Full Version: Caius Trebonius in book Caesar\'s Gallic Wars
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Throughout the books of Caesar's Gallic Wars he refers to Caius Trebonius who described as a Legatus. In book VI when describing the Germani attack on Cicero's camp he mentions a Caius Trebonius who he describes as a Romanus Equestrian who was put in charge of 300 veterans on a foraging excursion (but apparently not in command of the cohorts of new troops doing the same thing) who successfully charged through the Germani and gained the safety of the camp.

My question, is this the same Caius Trebonius who is a Legatus under Caesar? I ask this because I assumed the Legati would all be of senatorial rank and also because I find it difficult to believe one of Caesar's chief subordinates would be put in charge of a detachment of 300 men. Is it reasonable to assuume that this is a different Caius Trebonius, a knight and probably a Tribune, who shared the name of Caius Trebonius with another individual of senatorial rank? I remember reading somewhere that in this period of Roman history the sons of senatorial ranked fathers were considered to be in the Equestrian order but cannot remember where I read that.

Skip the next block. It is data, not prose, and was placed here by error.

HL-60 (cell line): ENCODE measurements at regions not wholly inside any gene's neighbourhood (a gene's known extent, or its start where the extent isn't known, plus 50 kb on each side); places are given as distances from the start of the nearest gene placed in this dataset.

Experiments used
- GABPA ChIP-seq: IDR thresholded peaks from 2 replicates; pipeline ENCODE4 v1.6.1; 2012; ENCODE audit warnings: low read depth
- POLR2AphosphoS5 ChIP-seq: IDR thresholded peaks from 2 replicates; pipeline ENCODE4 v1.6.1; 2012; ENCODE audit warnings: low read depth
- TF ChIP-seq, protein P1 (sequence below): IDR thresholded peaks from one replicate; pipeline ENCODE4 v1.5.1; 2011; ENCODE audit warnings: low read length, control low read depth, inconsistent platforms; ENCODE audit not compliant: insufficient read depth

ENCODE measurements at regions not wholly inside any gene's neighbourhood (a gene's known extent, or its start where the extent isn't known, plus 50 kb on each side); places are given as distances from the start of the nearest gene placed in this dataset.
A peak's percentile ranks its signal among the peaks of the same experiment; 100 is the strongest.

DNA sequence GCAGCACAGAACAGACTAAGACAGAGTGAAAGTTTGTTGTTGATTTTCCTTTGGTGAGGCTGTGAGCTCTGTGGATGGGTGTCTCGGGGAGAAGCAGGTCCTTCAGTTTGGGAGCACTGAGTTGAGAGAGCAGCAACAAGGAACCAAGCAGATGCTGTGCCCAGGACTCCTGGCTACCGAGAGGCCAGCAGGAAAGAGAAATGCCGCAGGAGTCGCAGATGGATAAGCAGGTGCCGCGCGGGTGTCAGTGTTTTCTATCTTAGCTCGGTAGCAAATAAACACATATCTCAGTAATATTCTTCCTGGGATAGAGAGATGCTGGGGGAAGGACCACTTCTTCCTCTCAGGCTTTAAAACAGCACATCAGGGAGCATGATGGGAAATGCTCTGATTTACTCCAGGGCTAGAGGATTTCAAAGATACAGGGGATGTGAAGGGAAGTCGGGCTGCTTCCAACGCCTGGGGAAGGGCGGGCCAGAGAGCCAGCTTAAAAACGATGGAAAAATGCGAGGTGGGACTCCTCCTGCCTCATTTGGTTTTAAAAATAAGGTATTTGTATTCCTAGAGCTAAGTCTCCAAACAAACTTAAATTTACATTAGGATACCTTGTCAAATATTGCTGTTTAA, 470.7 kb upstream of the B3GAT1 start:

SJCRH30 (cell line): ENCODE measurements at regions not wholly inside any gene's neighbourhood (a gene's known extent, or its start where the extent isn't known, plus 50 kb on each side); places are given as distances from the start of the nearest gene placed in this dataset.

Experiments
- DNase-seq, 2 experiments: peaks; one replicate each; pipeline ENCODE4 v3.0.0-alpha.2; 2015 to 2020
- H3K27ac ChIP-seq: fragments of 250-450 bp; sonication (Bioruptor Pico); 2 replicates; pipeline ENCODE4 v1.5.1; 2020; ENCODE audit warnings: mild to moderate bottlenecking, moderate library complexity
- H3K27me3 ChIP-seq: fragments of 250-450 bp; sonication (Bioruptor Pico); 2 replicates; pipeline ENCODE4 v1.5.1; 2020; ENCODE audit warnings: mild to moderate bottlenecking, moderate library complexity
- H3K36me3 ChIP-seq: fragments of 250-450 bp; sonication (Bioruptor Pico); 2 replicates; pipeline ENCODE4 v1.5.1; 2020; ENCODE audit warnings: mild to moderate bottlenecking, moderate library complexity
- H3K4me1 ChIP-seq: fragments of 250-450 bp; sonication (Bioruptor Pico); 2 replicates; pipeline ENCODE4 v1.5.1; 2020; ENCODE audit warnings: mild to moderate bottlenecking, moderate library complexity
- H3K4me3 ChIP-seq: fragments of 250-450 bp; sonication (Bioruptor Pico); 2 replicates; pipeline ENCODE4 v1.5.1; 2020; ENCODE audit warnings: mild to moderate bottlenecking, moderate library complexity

They were different men. The senatorial legate Trebonius is actually described as being elsewhere commanding three legions while his equestrian namesake (probably some relation, possibly his son - senator's sons could be members of the ordo eques, as you say) was otherwise engaged at Aduatuca.

There was some discussion of the two Trebonii, and what rank and role the equestrian one might have had, in a longer debate about the role of tribunes in the republican legion.

- Nathan
Thanks for the link to the previous discussion.